Ronnie, too. Just before Gary took the witness stand in his own defense, Ronnie gave her own grudging testimony. Questioned by the prosecutor, she made no mention of the blast, choosing instead to pretend that the argument was about Gary giving his attentions to some other girl. In sharp contrast to Gary's later panic, his girl managed to thread the needle masterfully. Droll from the witness stand, her eyes bouncing between Gary at the defense table and his mother three rows back, she destroyed the case without directly contradicting her original complaint. No, she did not throw a brick. No, there was no knife. Yes, Gary did shove her, and later, on the sidewalk, he slapped her. But yeah, well, she did push him, too. In fact, she might have pushed him first, now that she thinks on it.
"Mutual combat," said Judge Bass, looking at the state's attorney in bland resignation. Once Ronnie left the witness stand, it only remained for Gary to make some kind of denial and now, testifying in his own defense, he manages that much.
"Your honor. I didn't hit her. I swear."
Not guilty. The Western District prosecutor nods agreeably, then tosses the file into the discard pile. The domestic violence specialist from downtown looks crestfallen.
Out in the courthouse hallway, the victory celebration is brief and ugly. Gary walks out with his mother on his arm; Ronnie, right behind him, with her own mother, who apparently didn't want to miss her daughter's big day in court.
"Well," ventures Roberta McCullough, "at least that's over."
"Over and done with," agrees Miss Sarah.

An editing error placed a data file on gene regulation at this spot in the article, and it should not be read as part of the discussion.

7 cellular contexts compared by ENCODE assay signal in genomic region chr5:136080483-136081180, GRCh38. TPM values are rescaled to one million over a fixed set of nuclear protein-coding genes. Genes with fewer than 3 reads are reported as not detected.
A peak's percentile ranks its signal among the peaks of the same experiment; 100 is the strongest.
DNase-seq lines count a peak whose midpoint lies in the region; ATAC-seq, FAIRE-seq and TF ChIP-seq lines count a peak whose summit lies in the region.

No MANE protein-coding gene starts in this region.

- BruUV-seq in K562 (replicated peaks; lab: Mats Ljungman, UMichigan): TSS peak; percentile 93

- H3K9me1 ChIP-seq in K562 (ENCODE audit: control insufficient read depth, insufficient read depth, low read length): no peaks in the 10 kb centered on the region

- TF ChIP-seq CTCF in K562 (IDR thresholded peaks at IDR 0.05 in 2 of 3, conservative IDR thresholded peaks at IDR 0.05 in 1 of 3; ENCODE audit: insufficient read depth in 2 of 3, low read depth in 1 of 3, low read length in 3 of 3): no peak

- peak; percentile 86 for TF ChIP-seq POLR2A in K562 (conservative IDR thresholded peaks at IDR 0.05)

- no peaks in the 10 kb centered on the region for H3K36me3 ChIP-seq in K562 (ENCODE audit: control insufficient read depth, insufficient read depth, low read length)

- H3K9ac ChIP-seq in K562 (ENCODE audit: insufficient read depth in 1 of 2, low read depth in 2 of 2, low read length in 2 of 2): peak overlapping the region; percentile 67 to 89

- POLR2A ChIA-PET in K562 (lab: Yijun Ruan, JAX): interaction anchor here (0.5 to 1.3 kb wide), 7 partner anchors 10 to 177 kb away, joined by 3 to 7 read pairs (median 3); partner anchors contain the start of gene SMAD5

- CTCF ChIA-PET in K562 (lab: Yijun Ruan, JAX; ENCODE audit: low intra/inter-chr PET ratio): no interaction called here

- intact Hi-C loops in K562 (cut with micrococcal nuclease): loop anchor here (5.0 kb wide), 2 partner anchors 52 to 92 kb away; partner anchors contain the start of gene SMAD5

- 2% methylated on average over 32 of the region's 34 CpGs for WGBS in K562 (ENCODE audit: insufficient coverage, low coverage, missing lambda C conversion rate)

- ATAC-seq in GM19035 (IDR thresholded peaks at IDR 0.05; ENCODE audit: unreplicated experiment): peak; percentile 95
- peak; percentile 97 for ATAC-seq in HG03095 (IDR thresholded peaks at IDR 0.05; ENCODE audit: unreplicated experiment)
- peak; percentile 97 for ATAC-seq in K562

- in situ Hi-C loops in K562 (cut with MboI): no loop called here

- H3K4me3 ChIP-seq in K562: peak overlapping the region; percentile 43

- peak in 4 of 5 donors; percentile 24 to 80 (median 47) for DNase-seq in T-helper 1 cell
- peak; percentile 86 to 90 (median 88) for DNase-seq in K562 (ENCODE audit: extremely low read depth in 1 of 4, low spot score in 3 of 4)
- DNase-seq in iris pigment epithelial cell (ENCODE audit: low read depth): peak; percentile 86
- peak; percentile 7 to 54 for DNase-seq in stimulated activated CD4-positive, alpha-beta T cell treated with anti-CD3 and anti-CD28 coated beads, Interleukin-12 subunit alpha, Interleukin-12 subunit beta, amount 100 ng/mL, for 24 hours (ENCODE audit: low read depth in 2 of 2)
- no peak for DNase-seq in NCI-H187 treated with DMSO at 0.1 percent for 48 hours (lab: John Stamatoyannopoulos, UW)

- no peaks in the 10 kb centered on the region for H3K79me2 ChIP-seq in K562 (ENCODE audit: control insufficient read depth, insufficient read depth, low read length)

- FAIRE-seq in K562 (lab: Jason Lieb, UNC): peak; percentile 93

"But I don't think our childrens should be together," Miss Roberta says, eyeing Ronnie fretfully. "They're just not good for each other. They don't do each other any good."
Ronnie's mother bristles. "What the hell you mean by that?"
Hands braced against her hips, she stares down at the smaller woman with contempt. Gary is behind his mother, looking at Ronnie in horror. Ronnie is smiling.
"I just mean . . ."
"They'se grown-up children," shouts Miss Sarah, performing for the entire building. "You can't tell them what to do, you ol' bitch cow."
Roberta McCullough's small frame seems to warp from the verbal assault, her eyes falling to the floor. Shaking, she holds one hand to her heart; Gary takes the other and tries to lead her to the stairs.
"Who the hell you think you is?" shouts Ronnie's mother. "Tell my daughter what she can and can't do. You can go an' fuck yo'self, you ol' cow."
From the top of the stairs, Gary helps his stricken mother to the rail, then looks back over his shoulder to see Ronnie and her mother following. Miss Sarah keeps bellowing insults; Ronnie is behind her, smiling so wickedly that Gary realizes that this is part of the price, that Ronnie--having known that his mother would be there for him--had contrived to bring her own mother to the show.
"You think you so high and mighty," yells Miss Sarah. "Your son ain't no better than my daughter."
The words echo down the stairs. Without turning, Miss Roberta falls back on the grace that she knows: "I'll pray for you," she tells her adversary. "That's all I can do."
"Don't need your got-damn prayers, bitch."
They leave the courthouse separately: Gary, consoling his mother, promising to have nothing more to do with Ronnie or her family; Ronnie, heading to Lafayette Market with the matriarch of the Boice clan, the two of them reliving the hallway battle in all its detail.
The episode is enough to keep Gary from Ronnie all that night and the next day. He runs the streets telling himself that nothing--no caper, no blast, no game--will be enough to subject his mother to anything like that again. And it is true that Gary loathes nothing so much as the idea that his life is bringing grief to his mother.